Appeals court rules cellphone warrant unconstitutionally broad

by | Aug 28, 2017 | Criminal Defense

The U.S. Court of Appeals for the District of Columbia Circuit just ruled that a warrant to search a man’s residence for his cellphone or other electronic devices was too broad to be constitutional. This places a firm limitation on so-called “fishing expeditions” by law enforcement.

The D.C. Circuit’s opinions aren’t officially the law in Pennsylvania, but the court is considered highly influential. For one, it is a common place presidents go to consider potential Supreme Court appointees, which means the opinions of these judges may someday hold sway nationwide. For another thing, the D.C. Circuit holds jurisdiction over much of what federal agencies do.

The case before the court involved a man who D.C. police initially suspected of being a getaway driver in a local murder. They apparently did not find evidence indicating that he was involved. Unfortunately, that did not mean the man was cleared of all wrongdoing.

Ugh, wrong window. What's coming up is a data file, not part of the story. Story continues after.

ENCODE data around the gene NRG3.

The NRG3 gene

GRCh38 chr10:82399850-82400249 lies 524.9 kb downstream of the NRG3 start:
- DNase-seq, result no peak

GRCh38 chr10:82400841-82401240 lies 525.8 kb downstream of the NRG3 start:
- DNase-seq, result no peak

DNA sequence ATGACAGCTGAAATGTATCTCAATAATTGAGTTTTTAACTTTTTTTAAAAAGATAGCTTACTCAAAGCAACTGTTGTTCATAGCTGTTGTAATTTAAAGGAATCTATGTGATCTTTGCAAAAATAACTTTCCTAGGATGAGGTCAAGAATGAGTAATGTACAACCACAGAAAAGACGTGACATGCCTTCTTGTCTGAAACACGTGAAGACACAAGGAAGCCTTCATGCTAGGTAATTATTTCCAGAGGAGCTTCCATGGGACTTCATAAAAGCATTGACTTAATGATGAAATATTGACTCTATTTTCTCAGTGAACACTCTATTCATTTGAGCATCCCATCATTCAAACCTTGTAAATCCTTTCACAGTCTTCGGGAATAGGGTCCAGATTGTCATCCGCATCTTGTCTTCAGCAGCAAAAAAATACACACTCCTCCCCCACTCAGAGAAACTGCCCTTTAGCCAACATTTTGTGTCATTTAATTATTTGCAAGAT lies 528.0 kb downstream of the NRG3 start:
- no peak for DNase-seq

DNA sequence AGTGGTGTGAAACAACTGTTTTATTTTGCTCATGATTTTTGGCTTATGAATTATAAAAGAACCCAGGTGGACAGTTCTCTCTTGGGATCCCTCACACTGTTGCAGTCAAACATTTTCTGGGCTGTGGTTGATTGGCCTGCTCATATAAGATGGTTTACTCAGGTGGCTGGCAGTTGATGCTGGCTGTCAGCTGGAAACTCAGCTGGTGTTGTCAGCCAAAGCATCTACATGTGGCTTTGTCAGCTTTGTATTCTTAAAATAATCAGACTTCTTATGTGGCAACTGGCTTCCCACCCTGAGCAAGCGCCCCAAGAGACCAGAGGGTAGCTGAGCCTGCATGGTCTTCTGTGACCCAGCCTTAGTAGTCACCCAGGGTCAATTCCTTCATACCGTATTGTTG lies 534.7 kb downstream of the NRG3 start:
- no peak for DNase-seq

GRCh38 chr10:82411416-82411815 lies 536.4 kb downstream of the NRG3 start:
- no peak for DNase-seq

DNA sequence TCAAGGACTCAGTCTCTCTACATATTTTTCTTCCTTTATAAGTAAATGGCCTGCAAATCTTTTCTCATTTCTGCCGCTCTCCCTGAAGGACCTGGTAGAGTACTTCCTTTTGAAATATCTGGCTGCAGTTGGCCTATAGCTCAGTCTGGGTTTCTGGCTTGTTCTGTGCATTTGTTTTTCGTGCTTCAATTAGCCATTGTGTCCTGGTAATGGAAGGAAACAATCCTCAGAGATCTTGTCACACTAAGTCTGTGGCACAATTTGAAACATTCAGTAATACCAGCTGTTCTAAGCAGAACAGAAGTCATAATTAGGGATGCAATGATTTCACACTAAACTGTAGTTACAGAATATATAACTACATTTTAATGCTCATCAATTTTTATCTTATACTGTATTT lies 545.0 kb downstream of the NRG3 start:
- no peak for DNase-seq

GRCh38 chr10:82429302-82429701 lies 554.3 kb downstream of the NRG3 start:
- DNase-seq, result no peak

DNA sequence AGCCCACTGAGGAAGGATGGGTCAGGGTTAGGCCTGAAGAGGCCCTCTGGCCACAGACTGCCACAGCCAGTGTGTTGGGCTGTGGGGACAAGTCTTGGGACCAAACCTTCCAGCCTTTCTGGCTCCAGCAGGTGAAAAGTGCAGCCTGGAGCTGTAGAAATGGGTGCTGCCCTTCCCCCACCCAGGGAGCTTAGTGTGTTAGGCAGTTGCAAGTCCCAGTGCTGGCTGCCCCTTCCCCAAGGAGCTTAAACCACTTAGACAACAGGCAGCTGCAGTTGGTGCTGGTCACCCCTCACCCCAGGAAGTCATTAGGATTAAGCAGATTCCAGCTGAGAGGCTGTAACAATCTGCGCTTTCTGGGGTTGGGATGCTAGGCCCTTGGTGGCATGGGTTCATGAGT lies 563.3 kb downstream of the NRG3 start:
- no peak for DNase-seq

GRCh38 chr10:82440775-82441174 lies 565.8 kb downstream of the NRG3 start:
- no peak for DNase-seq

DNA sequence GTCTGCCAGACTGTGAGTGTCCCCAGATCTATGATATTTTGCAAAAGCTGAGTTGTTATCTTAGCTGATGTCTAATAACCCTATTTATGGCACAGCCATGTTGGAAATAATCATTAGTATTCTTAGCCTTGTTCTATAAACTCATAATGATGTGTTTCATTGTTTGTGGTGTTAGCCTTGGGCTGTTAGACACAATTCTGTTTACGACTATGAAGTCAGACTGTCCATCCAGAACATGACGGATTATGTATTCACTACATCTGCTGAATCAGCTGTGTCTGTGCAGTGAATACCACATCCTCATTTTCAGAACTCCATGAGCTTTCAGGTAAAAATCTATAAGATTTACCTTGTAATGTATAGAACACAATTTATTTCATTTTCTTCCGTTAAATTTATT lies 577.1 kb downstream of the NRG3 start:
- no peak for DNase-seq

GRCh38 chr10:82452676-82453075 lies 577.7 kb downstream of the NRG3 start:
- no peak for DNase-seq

Sometime just before or during the search, a gun was thrown from a window of the man’s residence. Since he had a prior criminal record, he was charged and convicted for unlawful possession of a firearm by a felon.

That conviction has now been overturned. The reason is that the police officers failed to justify the search warrant with sufficient probable cause. All search warrants must be supported by probable cause, which is information sufficient to convince a prudent person that evidence of a crime would be found in the location to be searched.

In fact, the officers failed to ascertain whether the man even owned a cellphone.

“The assumption that most people own a cell phone would not automatically justify an open-ended warrant to search a home anytime officers seek a person’s phone,” reads the opinion.

The Fourth Amendment of the U.S. Constitution protects us from unreasonable searches and seizures by the government, and the government isn’t allowed to benefit from violating that right. The warrant was too broad, so anything gained from its use cannot be used as evidence. Therefore, the gun was suppressed from evidence and the conviction was overturned.